This month’s midweek field trip is along the Sustrans cycle track from Lettershuna to Lurignish. This walk was originally announced for December 2013 but was cancelled due to extreme weather conditions. The forecast for Tuesday is quite the opposite: dry and calm.
Meet at 10 a.m. at the long layby just after the road meets the coast (coming from the south) between Lettershuna and Appin House.
So far we have recorded 355 plant species along the cycle track since it opened. Perhaps even in November we can add a few more. If not, I’m sure we can add some lichens, late fungi and maybe a bird or two to the list.
Please bring a packed lunch as I don’t think there will be a cafe or pub open along the entire A828.
Lifts available from various places, please ask.
Our Species of the Month for November is the grassland fungus Golden Spindles. All sightings welcome. Thanks for all the Crismon Waxcap sightings for October.
On Wednesday 12th November there is a special visit to Achinduin, Lismore, where last autumn Kiki, who runs the Lismore cafe, found sensational grassland fungi including Violet Coral (gasp!) and White Ballerina Waxcap (swoon!). Ever since then I have wanted to visit the area, and now we have the chance. This is one for the grassland fungus connoisseur.
Mainland members meet at Port Appin in good time for the 10 a.m. ferry. It’s essential to let me know that you’re coming so that the right number of cars can be arranged on the other side, where our Lismore members will kindly transport us to the site.
Lismore members who are not providing transport, please meet at Kiki’s house at 10.30 a.m.
Our regular Saturday field trip is at 10 a.m. on Saturday 15th November at Cologin, from where we will walk to Loch Ghleann a’Bhearraidh, spotting birds, fungi and whatever else is about in mid-November.
Directions: From Oban take the A816 south for about 2 miles, then take the road on your right signposted Lerags, which is almost opposite the Moleigh waste disposal site entrance.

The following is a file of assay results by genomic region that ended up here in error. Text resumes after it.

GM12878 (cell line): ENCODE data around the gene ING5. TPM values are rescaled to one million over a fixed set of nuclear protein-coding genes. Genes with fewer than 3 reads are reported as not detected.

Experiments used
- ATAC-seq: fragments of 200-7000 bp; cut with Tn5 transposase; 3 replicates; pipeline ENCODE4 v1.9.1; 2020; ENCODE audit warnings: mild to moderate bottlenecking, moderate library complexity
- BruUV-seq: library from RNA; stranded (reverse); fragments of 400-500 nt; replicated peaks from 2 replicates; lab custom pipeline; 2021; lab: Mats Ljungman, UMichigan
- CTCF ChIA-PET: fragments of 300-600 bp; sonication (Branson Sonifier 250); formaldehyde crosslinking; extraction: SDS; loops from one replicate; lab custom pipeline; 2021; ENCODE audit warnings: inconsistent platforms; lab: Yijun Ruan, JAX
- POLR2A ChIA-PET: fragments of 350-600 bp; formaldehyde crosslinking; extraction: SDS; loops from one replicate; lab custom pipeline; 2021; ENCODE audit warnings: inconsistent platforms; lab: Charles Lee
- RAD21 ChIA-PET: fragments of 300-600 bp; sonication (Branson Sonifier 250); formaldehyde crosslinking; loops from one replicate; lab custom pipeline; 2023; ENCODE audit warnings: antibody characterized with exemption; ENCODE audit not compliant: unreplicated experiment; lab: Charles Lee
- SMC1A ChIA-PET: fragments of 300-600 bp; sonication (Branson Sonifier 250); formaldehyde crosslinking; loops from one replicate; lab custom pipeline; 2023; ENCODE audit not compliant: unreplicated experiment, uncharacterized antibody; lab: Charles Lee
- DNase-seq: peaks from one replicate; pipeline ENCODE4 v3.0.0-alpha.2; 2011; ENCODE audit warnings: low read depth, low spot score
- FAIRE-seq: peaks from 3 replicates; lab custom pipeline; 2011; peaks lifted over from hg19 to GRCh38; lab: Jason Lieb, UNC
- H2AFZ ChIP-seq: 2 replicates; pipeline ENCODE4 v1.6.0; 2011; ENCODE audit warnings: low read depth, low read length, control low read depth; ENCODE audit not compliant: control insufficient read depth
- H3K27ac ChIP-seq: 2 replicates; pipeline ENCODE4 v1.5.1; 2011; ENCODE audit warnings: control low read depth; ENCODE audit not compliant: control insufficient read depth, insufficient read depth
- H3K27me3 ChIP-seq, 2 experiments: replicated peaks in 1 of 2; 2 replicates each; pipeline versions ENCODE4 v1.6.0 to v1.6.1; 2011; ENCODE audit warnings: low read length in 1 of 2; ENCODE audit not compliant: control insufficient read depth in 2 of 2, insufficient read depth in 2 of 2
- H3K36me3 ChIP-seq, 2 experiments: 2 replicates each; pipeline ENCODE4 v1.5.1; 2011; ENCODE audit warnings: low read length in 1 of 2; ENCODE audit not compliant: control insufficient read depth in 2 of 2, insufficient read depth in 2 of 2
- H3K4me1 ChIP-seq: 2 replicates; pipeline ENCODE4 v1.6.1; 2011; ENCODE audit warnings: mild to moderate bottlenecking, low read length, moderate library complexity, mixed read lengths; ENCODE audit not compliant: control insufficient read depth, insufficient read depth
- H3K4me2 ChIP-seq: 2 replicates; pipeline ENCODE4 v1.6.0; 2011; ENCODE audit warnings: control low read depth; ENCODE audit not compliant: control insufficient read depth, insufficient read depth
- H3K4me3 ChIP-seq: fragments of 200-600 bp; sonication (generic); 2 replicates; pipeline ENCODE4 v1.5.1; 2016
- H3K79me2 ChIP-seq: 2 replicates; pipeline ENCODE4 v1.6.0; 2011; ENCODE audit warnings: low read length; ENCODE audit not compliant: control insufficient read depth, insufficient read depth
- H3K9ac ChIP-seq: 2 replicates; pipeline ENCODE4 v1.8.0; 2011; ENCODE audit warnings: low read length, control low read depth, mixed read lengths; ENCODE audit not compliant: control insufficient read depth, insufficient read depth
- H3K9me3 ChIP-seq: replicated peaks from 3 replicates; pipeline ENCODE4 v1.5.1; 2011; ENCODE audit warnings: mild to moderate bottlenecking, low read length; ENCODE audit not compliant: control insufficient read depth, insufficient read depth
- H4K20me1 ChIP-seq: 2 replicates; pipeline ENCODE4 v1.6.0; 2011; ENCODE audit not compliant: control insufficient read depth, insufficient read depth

About 1 mile down the Lerags road take the road to your right signposted Barn Restaurant. About 500 yds down this road you approach the hotel complex and see a parking area next to the dustbins on your left. Park there.
On both events, please bring a packed lunch and come prepared for all weathers. Lifts will be available from various places, please ask.
Tomorrow evening (Tue 11 Nov) Terry Robilliard will give an illustrated talk on the Birds of St Kilda, at the Seil Island Hall, Ellenabeich, starting at 7.30 pm. Free to members, £2 to non-members, or join at the door. Tea and biscuits after the talk.
After several days of torrential rain we were lucky enough to have a dry day for our field trip at Kentallen. A report of the trip with photos by some of those who took part is here.
Our midweek field trip this month will be at Kentallen on Tuesday 28th October. We will walk along the new section of the Sustrans cycle track which has recently opened between Kentallen and the Holly Tree Hotel, with possible forays into the surrouding countryside. Meet at 10 a.m. in the parking space just south of the Ardsheal road end. (NN 0068 5720)
Directions: From the south, drive up the A828 through Duror. About 1.5 miles after leaving Duror you’ll see a big green “Welcome to Kentallen” road-sign on your left. About 100 yards past this there is a parking area on your left, just before the road to Ardsheal. Park here.
From the north, take the A828 south and the parking place is just under a mile south of the Holly Tree Hotel, on your right immediately after the Ardsheal road end.
Lifts available from Taynuilt, Connel, Port Appin and other places, please ask.
To bring: Stout waterproof footwear and clothing for all weathers. Also a packed lunch. Should the weather prove inclement there is a conveniently placed refuge in the shape of the Holly Tree Hotel.
Looking forward to seeing everyone.
18 forayers turned out for our joint field trip with Clyde & Argyll Fungus Group yesterday. It was unseasonably warm and a lot drier than forecast, with just a few very short showers.
Fungi were not as prolific as on our 2011 visit but with so many pairs of eyes we kept foray leader Dick Peebles busy with things we had found, most of which he was not only able to name but tell us a good deal about, including which to avoid, which to eat, and even how to cook them.
I’ll put up a full report with photos shortly. In the meantime here is Jan’s photo of two of Fearnoch Forest’s best-known inhabitants, the Chanterelle and the Scottish Wood Ant.